For potential stockholders, buying Snap is a bet on the future cards dealt by the two cofounders Evan Spiegel and Bobby Murphy. Some, like Facebook CEO Mark Zuckerberg and Amazon CEO Jeff Bezos, have earned that confidence.

Be careful, Snapchat.

BONUS: Google Glass gives the Snapchat Spectacles the reality check it needs

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University of Arizona sues 'Scumdevils' owners over apparel, use of 'WC' hand gesture – ABC15 Arizona (blog)

University of Arizona sues 'Scumdevils' owners over apparel, use of 'WC' hand gesture
ABC15 Arizona (blog)
"When looking at the Scumdevils' website, there is no question that their entire business is intended to try to make money from the University of Arizona's brand and reputation. UA works hard … Rocha said. "I was gonna start blogging, and it evolved

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What Can The Cowboys Expect From Draft Pick WR Noah Brown? – Blogging The Boys (blog)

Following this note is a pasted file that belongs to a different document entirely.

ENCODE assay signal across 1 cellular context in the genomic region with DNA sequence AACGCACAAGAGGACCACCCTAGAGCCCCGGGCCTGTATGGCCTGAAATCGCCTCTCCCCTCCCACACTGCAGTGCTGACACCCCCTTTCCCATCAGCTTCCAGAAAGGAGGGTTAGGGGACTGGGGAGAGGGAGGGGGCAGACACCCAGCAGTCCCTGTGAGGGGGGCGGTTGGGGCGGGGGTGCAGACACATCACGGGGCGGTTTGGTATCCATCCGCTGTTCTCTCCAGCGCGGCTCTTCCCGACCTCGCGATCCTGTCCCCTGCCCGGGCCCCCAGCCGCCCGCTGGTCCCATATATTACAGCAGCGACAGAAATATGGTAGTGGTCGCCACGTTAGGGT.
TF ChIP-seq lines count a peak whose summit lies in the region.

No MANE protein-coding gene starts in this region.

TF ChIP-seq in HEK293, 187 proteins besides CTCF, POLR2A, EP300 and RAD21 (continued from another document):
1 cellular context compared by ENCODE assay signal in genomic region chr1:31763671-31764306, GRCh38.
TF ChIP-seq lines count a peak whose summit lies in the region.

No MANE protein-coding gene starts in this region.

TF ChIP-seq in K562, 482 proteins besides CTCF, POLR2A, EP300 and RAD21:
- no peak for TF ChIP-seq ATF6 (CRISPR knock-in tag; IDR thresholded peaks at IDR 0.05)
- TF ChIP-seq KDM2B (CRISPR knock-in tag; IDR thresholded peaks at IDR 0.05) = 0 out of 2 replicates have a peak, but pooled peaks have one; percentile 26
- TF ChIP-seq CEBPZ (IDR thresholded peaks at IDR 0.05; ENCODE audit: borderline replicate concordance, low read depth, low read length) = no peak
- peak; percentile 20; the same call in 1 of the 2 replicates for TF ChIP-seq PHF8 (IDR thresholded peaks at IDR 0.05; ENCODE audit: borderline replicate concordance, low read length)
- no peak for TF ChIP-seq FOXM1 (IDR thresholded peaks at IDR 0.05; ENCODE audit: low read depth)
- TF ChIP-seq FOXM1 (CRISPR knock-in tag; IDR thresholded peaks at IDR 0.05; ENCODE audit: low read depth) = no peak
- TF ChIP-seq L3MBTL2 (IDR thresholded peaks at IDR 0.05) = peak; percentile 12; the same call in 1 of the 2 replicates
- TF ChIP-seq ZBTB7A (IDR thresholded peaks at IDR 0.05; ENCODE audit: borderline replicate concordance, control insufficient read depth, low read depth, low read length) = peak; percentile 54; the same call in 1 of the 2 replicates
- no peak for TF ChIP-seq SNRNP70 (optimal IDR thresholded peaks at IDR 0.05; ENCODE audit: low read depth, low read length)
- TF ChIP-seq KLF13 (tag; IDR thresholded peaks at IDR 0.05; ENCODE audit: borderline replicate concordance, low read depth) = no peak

Blogging The Boys (blog)

What Can The Cowboys Expect From Draft Pick WR Noah Brown?
Blogging The Boys (blog)
To learn more about one of the newest Cowboys, we turned to Colton Denning of Ohio State blog and SBN sister site Land Grant Holy Land to find out just what makes Brown so special. Question: Noah Brown had some big moments in a Buckeye uniform this …

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University of Arizona sues 'Scumdevils' owners over apparel, use of 'Wildcat' hand gesture – ABC15 Arizona (blog)

University of Arizona sues 'Scumdevils' owners over apparel, use of 'Wildcat' hand gesture
ABC15 Arizona (blog)
"When looking at the Scumdevils' website, there is no question that their entire business is intended to try to make money from the University of Arizona's brand and reputation. UA works hard … Rocha said. "I was gonna start blogging, and it evolved

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Study Abroad Students Blog Experiences – The Arkanas Traveller

The Arkanas Traveller

Study Abroad Students Blog Experiences
The Arkanas Traveller